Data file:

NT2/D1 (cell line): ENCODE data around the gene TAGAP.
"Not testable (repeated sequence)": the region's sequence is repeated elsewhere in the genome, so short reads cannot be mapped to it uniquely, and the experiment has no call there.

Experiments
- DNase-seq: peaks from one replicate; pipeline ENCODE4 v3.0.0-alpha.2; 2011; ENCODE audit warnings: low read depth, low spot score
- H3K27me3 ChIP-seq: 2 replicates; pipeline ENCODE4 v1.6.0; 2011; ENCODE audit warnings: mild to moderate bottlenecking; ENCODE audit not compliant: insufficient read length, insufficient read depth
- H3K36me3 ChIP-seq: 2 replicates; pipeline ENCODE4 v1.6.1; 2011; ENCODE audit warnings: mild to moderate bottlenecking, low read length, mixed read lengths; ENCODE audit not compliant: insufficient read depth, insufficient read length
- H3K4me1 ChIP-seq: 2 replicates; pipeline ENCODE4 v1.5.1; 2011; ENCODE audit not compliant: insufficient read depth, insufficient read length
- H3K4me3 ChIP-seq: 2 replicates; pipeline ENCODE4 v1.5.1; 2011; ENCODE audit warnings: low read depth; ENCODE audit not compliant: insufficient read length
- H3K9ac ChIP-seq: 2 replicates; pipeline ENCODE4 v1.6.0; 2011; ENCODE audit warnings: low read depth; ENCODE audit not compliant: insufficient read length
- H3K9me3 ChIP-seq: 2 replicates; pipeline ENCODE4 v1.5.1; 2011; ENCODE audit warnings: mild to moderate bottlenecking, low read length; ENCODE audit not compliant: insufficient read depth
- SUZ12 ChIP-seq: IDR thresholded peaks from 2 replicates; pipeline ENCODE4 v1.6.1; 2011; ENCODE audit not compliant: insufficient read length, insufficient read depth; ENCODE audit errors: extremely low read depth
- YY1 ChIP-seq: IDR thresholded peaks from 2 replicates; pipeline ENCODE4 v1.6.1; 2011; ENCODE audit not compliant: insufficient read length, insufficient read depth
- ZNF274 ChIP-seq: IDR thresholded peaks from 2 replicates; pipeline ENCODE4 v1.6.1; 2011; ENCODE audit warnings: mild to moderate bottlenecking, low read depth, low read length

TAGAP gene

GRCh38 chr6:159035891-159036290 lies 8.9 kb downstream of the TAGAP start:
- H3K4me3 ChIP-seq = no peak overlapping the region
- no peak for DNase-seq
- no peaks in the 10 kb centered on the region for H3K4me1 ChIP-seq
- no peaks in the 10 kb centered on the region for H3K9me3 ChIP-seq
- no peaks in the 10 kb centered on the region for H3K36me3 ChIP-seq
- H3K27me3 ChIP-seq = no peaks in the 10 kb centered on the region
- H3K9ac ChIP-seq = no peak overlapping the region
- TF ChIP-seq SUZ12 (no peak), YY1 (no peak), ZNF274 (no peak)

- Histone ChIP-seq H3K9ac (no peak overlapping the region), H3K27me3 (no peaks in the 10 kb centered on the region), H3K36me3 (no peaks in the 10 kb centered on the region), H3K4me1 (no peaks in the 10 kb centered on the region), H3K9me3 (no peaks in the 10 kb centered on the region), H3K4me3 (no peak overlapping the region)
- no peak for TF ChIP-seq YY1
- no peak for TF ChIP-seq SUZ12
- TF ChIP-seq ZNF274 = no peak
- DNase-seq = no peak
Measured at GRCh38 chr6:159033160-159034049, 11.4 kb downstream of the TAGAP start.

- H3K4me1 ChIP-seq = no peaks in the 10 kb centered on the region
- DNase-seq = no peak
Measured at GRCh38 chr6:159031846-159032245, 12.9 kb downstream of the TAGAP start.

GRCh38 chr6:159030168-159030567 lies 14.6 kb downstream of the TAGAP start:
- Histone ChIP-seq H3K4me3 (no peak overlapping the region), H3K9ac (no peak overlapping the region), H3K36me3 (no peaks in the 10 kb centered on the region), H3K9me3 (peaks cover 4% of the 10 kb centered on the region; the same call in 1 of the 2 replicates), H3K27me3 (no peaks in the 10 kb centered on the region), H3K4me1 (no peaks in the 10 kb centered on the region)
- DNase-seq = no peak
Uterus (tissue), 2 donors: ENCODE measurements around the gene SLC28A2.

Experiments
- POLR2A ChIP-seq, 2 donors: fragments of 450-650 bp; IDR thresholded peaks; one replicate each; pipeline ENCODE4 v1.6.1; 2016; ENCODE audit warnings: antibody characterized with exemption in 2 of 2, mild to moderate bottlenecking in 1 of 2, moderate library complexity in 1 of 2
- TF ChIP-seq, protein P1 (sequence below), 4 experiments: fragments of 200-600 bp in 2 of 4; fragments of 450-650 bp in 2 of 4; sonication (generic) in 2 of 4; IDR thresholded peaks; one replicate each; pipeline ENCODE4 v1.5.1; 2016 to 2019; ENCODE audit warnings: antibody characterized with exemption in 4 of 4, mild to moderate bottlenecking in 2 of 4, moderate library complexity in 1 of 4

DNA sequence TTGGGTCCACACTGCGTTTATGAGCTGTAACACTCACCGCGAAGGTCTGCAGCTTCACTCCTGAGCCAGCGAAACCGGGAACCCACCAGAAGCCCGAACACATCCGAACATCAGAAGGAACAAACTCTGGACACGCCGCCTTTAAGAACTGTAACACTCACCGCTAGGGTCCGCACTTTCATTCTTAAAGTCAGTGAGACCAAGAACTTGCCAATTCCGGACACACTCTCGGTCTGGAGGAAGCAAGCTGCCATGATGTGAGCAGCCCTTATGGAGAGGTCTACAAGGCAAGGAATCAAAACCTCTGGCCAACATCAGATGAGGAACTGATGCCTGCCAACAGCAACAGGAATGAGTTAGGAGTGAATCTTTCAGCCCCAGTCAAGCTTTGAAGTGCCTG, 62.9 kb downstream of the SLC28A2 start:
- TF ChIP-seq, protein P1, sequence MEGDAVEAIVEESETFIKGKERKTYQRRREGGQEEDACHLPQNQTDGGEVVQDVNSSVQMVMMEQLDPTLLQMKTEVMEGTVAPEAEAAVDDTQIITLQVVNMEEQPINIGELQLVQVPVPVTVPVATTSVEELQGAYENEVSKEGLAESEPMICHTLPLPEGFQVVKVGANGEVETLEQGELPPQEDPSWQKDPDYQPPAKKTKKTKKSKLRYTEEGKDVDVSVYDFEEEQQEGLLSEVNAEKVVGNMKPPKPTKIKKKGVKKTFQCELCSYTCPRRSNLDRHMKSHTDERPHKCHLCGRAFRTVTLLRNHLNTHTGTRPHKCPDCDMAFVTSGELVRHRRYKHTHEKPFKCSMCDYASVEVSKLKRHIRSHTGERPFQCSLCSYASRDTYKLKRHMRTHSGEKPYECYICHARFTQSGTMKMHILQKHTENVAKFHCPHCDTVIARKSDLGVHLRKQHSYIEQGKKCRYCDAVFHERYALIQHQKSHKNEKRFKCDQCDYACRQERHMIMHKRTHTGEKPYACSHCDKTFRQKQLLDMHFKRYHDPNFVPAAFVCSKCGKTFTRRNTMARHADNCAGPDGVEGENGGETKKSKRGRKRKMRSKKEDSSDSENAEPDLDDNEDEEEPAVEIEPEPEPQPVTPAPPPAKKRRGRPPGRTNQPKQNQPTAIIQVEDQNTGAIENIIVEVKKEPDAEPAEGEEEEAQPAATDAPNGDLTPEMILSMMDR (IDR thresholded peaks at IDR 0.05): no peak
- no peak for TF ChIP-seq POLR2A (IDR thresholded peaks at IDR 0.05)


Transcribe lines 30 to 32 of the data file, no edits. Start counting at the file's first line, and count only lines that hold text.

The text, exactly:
- H3K4me1 ChIP-seq = no peaks in the 10 kb centered on the region
- DNase-seq = no peak
Measured at GRCh38 chr6:159031846-159032245, 12.9 kb downstream of the TAGAP start.